“Blowing Smoke” by Kacey Musgraves

Listen here.


This post is going to be a dual message.  So, first things first – DON’T SMOKE.  It’s not cool, no matter what it looks like.  You all know the risks, and there are no rewards.  So don’t do it.  You hear me?

Now, on to the song!

I can’t really relate to this song like the others I’ve talked about on Mondays.  But I love it.  It’s old-school country, where it tells a story about regular people and their lives, their struggles.  This is my favorite verse:

Janey got divorced again

Her ex-husband’s in the pen

For two to five, or five to ten, or longer

Brenda traded smokes for cakes

Still hasn’t lost that baby weight

And that baby’s about to graduate from college

I just flick an ash in to the tray

And tell them both it will be okay

But I’m just blowing smoke

So, let’s break down these lyrics, shall we?

Janey and Brenda’s stories just make me want to know more.  And that is what good writing[i] does to a person.  It makes me want more, that’s for sure!  Why is Janey’s husband in prison?  How many times has she been married?  I definitely want that story.  And then Brenda.  Brenda!  She is the only one in the song who actually quit smoking, but that’s not the part that interests me.  Her baby is going to graduate from college.  College!  Think about this song.  Miss Musgraves is talking about going broke as a waitress, but Brenda put her baby through college.  I want to hear more of that story as well!  You go, Brenda!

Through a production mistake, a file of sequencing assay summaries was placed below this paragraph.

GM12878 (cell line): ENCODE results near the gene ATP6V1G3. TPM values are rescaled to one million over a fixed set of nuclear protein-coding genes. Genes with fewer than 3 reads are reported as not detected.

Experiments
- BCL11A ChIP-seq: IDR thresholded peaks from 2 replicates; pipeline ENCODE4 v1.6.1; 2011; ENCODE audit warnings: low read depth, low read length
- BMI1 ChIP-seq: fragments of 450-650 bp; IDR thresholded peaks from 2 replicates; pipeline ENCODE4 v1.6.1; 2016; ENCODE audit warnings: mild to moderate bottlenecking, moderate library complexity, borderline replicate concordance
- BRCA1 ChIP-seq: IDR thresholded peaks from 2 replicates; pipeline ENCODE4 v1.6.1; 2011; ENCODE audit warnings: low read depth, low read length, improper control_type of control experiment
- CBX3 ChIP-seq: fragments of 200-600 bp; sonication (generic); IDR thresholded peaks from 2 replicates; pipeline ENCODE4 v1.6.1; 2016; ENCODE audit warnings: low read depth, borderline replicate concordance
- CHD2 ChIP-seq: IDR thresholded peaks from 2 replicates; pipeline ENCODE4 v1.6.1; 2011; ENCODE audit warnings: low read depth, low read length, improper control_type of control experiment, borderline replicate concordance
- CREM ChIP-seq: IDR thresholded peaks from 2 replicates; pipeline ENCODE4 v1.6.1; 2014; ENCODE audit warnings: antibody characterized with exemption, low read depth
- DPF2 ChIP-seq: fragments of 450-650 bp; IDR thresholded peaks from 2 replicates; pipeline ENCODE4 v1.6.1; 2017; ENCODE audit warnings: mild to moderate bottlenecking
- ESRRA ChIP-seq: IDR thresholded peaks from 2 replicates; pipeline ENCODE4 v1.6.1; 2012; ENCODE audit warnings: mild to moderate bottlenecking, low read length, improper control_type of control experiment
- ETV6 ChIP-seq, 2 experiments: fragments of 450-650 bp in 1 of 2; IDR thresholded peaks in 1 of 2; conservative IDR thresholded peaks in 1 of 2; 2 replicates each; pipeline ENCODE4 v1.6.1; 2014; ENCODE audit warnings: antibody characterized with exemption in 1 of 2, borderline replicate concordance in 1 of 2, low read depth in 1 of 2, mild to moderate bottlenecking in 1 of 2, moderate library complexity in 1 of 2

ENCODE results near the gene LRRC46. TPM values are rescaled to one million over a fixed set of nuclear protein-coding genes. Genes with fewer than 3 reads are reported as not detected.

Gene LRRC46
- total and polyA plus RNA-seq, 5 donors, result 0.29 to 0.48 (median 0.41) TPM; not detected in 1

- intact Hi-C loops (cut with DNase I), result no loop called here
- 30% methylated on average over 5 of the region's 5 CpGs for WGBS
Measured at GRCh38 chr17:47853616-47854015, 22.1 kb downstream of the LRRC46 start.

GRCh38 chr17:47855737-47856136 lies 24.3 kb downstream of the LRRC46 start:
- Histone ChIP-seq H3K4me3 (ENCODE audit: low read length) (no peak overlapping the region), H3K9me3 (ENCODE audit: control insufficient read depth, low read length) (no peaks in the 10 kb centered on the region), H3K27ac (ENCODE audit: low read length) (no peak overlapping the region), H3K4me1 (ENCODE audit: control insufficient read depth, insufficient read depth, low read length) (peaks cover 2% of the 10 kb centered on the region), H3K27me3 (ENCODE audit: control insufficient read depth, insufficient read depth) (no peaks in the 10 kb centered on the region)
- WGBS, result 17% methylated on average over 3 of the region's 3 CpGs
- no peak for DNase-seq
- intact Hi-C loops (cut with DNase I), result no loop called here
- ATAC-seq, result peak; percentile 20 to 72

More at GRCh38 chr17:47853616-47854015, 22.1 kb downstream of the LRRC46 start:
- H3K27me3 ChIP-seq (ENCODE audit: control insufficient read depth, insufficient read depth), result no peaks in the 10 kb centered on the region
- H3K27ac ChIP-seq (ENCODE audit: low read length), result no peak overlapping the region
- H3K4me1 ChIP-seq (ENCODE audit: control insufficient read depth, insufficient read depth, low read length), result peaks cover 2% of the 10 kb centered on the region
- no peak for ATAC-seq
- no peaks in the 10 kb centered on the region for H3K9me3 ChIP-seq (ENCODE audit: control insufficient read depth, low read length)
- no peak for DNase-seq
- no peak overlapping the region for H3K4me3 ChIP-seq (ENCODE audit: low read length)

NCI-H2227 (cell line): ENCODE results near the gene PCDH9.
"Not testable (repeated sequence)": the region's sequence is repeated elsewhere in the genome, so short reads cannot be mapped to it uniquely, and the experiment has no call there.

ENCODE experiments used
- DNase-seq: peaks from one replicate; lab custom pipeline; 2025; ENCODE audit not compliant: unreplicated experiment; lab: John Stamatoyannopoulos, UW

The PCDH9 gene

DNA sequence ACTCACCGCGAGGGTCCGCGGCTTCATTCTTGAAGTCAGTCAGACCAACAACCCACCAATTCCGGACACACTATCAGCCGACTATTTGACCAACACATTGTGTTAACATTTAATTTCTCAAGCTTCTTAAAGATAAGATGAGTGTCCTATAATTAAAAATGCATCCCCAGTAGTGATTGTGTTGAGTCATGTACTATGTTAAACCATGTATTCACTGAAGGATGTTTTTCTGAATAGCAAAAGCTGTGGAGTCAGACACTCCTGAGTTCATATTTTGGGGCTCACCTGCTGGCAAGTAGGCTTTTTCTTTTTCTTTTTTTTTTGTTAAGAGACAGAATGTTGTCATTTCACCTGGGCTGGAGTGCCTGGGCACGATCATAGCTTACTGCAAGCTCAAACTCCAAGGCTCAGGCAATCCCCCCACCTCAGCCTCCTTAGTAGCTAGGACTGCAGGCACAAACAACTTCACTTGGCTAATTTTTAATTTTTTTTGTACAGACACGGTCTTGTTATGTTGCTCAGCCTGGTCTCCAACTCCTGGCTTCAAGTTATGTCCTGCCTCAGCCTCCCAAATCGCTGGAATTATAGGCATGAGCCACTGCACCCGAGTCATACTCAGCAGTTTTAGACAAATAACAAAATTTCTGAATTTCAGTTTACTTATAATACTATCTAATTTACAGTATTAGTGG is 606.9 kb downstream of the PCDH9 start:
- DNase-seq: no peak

And then there’s Kacey, the narrator of the song, who is the stereotypical apathetic waitress.  She doesn’t actually care about any of these people.  She just wants to make it through today, and then tomorrow, and then the next day.  She’s saying it will all be fine, but she doesn’t know that.  She’s just blowing smoke.  And I love the honesty in that.

No, I can’t relate to all of this song, but I can relate to the apathy.  I see my coworkers more often than I see my family and friends, but do I really care about their lives?  Will I keep in touch when I leave this job?  Probably not.  I am the apathetic waitress, just without the cigarettes and the tip money.  It’s an interesting way to look at it, isn’t it?



[i] Songwriting is most definitely a kind of writing.  I could never do it!  There’s a lyricism and a poetry to it that is beyond my capabilities, and I am obsessed with words so much that I wish I those talents.


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